'Leave it in the shop': Deadly warning over doggie Christmas treats


Pet owners are being warned not to buy cheap Christmas treats for their dogs ahead of the holidays.

Southeast Queensland animal rescue Happy Tails took to Facebook to warn shoppers not to buy the treats, which are now in stock in many stores.

“Many of these so-called treats end up with the dog ‘enjoying’ some time in a veterinary surgery over Christmas,” Happy Tails wrote.

“The vast majority of these rawhide products and treats come from China.”

Southeast Queensland animal rescue Happy Tails is warning shoppers not to buy cheap dog treats ahead of the holidays because they could make their pets sick. Source: Facebook/ Happy Tails
Southeast Queensland animal rescue Happy Tails is warning shoppers not to buy cheap dog treats ahead of the holidays because they could make their pets sick. Source: Facebook/ Happy Tails

Happy Tails added the products are made from cattle and horse hides, but are normally stripped of fat and hair using toxic sodium sulphide

“More chemicals are used in order to split the hide into layers which is then washed with hydrogen peroxide to give the white ‘pure’ look and remove the rancid smell,” it wrote.

Happy Tails claims the products also contain arsenic, mercury, chromium and formaldehyde, which can cause intestinal blockages, poisoning and cause dogs to choke.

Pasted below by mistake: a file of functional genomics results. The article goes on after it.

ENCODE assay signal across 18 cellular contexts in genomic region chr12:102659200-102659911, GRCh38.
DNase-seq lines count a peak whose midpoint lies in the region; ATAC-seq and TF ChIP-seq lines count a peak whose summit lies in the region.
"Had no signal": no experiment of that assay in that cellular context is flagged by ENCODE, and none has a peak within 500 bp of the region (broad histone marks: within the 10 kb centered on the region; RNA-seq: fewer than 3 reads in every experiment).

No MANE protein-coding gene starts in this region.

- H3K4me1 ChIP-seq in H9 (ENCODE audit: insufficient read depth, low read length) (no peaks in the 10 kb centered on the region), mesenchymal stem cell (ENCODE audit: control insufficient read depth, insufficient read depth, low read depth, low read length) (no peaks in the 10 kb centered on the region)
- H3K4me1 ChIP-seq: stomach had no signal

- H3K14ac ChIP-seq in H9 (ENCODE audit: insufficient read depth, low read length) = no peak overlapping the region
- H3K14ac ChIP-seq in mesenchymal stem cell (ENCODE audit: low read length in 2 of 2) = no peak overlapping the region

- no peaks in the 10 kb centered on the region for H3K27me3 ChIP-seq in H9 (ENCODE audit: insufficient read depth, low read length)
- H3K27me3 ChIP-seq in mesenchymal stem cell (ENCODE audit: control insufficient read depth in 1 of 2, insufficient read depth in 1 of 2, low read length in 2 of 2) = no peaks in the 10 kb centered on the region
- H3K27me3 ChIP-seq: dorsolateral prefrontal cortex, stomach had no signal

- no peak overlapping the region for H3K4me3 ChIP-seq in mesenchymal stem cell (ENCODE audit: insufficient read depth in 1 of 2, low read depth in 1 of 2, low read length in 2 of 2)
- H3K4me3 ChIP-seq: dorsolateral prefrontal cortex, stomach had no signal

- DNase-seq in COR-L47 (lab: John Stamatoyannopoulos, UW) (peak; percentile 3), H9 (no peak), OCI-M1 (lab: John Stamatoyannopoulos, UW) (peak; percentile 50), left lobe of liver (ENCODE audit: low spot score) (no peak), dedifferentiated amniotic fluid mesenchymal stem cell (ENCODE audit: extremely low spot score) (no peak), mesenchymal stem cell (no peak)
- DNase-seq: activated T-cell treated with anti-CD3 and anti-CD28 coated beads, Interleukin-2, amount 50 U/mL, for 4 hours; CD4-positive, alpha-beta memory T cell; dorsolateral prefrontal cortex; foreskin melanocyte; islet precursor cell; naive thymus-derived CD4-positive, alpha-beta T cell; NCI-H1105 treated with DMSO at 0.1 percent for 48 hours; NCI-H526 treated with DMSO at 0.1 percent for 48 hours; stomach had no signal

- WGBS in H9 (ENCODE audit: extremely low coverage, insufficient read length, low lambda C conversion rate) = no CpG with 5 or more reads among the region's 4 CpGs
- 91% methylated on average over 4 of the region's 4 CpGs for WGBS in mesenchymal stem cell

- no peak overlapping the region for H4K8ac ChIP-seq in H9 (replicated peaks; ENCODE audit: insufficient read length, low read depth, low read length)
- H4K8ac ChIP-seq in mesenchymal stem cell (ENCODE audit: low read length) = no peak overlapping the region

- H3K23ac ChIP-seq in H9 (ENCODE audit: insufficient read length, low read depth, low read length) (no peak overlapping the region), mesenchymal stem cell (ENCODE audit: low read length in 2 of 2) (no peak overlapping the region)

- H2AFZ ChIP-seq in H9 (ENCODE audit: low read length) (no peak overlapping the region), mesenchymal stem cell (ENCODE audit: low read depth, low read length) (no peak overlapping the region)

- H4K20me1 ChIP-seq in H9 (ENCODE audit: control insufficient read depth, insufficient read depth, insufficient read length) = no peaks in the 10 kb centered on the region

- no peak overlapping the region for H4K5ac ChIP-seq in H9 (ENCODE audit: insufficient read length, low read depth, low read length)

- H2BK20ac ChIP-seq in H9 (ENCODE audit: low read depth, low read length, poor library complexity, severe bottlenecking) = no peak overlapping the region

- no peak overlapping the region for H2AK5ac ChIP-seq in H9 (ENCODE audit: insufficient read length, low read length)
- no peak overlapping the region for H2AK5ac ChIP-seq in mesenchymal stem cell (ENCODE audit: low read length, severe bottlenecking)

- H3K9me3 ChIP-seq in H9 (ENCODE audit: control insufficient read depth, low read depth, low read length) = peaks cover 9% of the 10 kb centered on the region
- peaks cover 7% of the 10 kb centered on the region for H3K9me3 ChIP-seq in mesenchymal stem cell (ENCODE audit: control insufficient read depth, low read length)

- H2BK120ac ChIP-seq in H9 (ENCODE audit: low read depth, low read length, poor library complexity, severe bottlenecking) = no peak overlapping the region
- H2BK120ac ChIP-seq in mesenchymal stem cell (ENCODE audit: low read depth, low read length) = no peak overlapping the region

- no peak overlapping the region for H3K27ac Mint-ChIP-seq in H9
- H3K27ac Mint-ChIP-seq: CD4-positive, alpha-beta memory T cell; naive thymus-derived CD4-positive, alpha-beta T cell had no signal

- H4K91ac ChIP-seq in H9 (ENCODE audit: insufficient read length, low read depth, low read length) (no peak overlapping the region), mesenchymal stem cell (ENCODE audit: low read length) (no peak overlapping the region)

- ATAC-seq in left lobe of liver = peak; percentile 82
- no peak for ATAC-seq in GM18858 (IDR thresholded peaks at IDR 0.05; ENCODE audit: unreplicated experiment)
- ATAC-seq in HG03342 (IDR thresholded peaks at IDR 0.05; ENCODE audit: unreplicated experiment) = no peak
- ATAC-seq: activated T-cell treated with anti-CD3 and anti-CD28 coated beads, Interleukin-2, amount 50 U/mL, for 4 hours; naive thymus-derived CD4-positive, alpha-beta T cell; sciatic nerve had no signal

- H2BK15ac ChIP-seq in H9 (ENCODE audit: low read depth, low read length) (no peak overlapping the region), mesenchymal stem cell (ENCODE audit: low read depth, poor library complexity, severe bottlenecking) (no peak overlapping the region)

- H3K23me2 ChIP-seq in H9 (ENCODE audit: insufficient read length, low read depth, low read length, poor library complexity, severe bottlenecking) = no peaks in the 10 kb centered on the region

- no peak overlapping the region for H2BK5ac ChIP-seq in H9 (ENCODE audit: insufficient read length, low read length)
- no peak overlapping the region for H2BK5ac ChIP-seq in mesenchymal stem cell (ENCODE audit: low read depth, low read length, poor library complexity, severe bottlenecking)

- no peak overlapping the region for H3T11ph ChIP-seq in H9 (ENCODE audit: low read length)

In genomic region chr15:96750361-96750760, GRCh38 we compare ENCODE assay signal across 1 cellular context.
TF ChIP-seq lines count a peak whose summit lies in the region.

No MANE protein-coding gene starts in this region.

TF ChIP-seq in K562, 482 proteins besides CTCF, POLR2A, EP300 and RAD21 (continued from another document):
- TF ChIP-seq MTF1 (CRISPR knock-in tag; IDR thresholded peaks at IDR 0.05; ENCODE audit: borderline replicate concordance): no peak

“Leave them in the shop where they belong or if some well-meaning person buys them for your dog put them safely away for later, then dispatch in the bin,” Happy Tails wrote.

Southeast Queensland animal rescue Happy Tails is warning shoppers not to buy cheap dog treats ahead of the holidays because they could make their pets sick.
The animal rescue said it’s best for shoppers to buy something else or risk a trip to the vet. Source: Getty Images (File pic)

Last month, Albion Veterinary Surgery urged the public to keep waterways tidy after a pup managed to swallow a fishing hook in Brisbane.

Luckily, Dr Andrew managed to perform successful surgery on Tilla the Jack Russell Cross.

The radiographs showed a large 4cm fishing hook with a barb that had become embedded in Tilla’s stomach lining.